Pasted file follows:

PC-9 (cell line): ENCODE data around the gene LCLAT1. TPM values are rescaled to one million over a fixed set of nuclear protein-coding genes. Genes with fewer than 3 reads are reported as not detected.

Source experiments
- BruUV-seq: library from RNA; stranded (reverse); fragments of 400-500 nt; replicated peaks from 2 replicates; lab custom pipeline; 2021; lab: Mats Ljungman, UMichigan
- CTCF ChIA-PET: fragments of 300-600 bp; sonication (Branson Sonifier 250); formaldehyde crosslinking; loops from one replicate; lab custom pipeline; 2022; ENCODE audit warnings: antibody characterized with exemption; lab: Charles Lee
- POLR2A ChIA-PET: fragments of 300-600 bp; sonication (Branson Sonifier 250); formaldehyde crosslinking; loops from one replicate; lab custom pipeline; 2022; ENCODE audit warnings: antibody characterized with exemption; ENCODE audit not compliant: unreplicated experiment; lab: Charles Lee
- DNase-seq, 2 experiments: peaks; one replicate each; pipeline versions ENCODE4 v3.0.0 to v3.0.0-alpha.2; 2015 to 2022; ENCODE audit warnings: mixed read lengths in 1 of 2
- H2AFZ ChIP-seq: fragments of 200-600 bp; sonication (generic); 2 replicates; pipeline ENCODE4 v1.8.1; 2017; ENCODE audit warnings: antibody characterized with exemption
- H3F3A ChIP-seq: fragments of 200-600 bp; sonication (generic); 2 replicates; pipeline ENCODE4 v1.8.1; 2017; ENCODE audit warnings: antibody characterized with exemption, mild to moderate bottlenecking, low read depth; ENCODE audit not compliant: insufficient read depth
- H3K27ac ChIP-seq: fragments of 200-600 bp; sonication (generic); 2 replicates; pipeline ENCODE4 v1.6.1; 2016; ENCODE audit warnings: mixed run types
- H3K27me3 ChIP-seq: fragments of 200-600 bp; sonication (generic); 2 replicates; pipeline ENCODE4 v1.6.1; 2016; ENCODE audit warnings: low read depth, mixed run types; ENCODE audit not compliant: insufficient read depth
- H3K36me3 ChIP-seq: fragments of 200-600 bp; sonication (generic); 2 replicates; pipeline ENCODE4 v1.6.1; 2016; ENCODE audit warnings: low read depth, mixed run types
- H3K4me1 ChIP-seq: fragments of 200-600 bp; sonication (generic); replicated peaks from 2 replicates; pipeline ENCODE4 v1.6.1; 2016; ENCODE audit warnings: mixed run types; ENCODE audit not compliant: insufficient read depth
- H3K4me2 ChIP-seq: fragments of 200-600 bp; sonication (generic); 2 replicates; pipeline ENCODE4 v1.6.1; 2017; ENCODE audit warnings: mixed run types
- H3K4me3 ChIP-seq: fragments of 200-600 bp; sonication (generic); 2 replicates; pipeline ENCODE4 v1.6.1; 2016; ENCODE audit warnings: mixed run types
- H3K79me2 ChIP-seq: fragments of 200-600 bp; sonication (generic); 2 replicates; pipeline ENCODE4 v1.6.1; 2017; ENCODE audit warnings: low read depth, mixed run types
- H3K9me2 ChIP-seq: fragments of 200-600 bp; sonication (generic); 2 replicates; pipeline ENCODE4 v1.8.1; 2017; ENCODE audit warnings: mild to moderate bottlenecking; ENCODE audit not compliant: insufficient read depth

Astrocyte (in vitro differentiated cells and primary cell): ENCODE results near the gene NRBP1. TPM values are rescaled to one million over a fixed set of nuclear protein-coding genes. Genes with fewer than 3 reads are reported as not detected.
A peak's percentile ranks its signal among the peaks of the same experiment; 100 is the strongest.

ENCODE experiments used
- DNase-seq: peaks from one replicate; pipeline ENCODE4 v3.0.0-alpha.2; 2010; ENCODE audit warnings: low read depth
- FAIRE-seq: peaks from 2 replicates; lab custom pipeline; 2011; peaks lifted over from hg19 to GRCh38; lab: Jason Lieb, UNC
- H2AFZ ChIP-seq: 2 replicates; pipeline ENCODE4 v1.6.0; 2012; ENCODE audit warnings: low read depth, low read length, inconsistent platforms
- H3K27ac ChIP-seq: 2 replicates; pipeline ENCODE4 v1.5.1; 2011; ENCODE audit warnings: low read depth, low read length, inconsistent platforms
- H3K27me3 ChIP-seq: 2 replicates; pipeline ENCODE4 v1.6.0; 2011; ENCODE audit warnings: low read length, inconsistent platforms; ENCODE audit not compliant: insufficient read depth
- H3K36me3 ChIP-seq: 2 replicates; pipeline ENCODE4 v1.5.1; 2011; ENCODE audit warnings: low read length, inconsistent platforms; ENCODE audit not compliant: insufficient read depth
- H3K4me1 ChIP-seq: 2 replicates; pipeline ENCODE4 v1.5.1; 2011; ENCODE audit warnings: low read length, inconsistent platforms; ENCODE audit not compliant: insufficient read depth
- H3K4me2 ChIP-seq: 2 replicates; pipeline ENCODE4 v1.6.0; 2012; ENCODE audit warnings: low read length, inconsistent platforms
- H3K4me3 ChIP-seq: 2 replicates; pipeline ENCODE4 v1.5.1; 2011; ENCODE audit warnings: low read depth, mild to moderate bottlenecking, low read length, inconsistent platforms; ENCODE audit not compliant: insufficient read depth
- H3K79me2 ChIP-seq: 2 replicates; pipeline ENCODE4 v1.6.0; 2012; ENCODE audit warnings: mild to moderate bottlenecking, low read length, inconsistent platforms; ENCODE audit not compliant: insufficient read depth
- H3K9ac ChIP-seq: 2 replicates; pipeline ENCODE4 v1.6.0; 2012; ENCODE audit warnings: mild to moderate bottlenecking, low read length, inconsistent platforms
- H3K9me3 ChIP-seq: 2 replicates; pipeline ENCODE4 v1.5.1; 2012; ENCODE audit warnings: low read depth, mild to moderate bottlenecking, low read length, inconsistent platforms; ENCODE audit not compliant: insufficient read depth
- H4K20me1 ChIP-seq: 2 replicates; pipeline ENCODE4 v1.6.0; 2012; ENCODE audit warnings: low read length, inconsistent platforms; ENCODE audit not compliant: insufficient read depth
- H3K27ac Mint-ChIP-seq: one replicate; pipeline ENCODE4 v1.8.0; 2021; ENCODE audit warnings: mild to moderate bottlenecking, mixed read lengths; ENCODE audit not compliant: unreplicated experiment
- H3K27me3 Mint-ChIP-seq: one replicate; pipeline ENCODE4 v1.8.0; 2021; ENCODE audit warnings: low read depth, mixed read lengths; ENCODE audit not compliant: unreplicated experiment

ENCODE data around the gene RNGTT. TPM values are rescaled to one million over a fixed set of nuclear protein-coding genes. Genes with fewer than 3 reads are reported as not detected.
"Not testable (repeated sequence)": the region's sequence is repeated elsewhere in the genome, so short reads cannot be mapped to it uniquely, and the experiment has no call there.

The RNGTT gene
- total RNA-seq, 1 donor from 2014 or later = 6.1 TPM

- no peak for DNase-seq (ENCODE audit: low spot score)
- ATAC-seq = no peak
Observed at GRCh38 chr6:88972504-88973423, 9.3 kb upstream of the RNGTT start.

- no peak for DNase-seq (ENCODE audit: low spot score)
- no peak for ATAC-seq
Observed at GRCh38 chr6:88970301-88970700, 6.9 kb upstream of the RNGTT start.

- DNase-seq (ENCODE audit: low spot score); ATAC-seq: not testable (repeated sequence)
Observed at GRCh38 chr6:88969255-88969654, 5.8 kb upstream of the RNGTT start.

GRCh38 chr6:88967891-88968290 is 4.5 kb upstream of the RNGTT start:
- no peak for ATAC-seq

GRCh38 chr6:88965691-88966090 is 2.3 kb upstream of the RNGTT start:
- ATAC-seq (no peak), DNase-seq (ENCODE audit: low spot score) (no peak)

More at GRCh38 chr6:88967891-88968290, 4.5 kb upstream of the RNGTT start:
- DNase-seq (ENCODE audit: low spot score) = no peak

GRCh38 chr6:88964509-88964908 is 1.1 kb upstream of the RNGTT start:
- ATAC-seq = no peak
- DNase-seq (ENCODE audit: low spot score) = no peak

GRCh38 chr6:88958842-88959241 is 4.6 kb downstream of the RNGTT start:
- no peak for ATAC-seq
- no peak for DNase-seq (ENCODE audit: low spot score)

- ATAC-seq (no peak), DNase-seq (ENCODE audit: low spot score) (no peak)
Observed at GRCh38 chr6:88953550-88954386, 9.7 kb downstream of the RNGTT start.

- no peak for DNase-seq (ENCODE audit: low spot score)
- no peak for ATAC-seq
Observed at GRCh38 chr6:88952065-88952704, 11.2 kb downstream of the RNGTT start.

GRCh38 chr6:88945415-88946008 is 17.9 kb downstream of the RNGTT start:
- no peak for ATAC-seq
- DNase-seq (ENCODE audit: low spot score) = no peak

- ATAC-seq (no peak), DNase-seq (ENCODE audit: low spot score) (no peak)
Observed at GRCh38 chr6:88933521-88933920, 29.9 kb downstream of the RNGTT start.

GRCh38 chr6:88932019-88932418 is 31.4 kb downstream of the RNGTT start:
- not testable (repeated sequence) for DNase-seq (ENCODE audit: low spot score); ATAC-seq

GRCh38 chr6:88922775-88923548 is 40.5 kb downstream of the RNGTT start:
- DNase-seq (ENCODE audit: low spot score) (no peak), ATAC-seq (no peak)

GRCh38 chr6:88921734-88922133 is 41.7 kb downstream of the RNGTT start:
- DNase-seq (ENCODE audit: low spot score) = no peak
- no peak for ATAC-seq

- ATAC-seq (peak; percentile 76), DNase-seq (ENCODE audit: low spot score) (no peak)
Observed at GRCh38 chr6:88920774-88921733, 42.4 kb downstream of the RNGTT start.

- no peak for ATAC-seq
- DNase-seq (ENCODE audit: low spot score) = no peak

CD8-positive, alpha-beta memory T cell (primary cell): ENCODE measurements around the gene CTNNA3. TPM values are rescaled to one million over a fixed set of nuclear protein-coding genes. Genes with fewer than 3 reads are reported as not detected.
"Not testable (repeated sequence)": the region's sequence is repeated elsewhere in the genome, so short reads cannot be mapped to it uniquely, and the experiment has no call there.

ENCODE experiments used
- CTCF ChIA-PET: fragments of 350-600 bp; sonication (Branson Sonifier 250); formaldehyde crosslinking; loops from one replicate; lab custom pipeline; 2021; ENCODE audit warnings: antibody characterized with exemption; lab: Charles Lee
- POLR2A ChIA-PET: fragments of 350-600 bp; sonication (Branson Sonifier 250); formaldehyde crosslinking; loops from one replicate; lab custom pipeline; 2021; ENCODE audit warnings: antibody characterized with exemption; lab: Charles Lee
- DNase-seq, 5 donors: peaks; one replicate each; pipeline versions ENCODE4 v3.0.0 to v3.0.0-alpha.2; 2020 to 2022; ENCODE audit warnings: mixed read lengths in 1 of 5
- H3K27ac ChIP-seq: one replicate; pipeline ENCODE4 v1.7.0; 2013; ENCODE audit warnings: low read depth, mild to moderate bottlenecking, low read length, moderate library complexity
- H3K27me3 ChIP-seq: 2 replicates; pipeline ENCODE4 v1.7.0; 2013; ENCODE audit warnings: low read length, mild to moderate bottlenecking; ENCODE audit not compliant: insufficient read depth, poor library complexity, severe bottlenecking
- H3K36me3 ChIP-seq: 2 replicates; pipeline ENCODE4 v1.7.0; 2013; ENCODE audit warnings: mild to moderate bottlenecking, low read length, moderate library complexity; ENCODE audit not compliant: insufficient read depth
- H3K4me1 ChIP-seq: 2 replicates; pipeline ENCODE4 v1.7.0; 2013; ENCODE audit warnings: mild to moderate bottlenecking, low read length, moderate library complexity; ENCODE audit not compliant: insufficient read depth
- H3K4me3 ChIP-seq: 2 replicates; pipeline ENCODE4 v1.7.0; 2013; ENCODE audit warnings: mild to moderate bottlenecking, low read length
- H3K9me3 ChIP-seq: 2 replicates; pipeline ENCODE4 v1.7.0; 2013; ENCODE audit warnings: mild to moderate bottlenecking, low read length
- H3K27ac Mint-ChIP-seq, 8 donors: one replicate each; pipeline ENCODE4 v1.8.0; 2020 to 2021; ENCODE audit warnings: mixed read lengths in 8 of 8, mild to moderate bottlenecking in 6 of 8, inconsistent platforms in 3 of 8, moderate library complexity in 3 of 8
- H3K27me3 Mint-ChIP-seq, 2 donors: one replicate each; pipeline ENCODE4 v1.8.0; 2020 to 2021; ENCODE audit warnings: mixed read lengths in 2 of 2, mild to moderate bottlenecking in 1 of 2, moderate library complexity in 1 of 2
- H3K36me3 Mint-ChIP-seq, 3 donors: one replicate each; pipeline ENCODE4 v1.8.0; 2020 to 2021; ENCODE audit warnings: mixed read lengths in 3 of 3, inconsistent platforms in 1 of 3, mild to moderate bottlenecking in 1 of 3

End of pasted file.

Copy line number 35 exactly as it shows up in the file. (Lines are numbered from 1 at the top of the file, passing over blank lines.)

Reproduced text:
ENCODE data around the gene RNGTT. TPM values are rescaled to one million over a fixed set of nuclear protein-coding genes. Genes with fewer than 3 reads are reported as not detected.